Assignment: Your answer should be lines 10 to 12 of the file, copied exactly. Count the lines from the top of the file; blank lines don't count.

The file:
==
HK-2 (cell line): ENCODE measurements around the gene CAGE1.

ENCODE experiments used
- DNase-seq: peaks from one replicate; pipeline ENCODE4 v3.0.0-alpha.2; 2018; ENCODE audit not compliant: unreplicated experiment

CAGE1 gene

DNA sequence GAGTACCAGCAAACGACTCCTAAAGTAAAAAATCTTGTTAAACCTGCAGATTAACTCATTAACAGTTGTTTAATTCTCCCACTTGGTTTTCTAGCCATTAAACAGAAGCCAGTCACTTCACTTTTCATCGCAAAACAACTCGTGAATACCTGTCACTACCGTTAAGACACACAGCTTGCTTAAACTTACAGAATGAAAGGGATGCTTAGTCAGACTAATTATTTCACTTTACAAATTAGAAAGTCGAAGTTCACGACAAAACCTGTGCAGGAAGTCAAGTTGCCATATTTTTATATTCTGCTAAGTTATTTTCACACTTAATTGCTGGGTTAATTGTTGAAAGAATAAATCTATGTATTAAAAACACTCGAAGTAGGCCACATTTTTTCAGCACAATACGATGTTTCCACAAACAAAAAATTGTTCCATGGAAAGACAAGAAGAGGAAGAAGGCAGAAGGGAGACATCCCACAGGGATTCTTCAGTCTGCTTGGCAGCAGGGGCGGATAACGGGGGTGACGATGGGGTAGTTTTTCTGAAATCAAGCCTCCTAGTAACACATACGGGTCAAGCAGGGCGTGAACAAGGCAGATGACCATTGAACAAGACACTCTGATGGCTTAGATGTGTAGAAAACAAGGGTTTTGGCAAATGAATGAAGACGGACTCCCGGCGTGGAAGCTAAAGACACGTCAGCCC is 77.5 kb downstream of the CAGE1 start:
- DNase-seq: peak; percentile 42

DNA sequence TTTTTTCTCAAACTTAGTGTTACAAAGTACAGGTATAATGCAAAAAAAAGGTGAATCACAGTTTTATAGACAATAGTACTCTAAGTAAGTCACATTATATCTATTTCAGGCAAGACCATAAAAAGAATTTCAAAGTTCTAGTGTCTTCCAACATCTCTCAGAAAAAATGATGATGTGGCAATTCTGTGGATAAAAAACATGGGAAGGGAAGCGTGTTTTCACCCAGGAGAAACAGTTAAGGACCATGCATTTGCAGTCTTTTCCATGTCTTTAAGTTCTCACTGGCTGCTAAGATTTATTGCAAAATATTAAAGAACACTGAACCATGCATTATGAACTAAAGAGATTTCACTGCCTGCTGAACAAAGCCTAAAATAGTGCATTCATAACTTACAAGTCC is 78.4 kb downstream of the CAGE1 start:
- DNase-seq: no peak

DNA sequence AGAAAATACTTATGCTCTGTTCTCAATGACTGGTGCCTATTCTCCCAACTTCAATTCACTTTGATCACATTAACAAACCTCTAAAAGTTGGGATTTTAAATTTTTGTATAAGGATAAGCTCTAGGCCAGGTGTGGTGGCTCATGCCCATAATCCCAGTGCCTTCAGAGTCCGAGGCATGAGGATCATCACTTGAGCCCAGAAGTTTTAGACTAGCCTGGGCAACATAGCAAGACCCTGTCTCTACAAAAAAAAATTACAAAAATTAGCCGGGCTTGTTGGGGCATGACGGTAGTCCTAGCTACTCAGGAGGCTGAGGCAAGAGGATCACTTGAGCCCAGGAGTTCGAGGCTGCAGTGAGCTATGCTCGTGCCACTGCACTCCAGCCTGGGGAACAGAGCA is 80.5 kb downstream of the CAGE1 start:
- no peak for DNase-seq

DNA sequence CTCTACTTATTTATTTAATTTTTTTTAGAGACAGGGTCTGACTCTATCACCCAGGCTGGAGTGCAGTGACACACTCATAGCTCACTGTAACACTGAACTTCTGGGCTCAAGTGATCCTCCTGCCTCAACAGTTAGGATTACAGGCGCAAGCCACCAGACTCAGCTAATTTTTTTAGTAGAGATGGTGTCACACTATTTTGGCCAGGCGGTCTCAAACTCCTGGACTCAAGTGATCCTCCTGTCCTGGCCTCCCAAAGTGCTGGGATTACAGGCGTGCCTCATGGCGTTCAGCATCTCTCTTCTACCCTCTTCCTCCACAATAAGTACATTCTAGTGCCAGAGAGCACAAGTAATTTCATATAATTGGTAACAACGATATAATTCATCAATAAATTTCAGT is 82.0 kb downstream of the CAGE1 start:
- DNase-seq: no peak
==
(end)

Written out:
- no peak for DNase-seq

DNA sequence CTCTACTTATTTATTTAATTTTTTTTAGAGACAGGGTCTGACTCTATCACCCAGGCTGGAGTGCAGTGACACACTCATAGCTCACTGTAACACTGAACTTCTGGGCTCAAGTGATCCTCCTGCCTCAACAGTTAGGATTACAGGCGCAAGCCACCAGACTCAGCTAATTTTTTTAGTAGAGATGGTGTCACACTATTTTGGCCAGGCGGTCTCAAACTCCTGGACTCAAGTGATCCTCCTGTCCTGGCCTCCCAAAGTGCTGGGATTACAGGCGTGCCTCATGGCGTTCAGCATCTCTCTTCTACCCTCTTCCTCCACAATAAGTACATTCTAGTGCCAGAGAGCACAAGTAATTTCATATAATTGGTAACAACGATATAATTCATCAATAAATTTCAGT is 82.0 kb downstream of the CAGE1 start:
- DNase-seq: no peak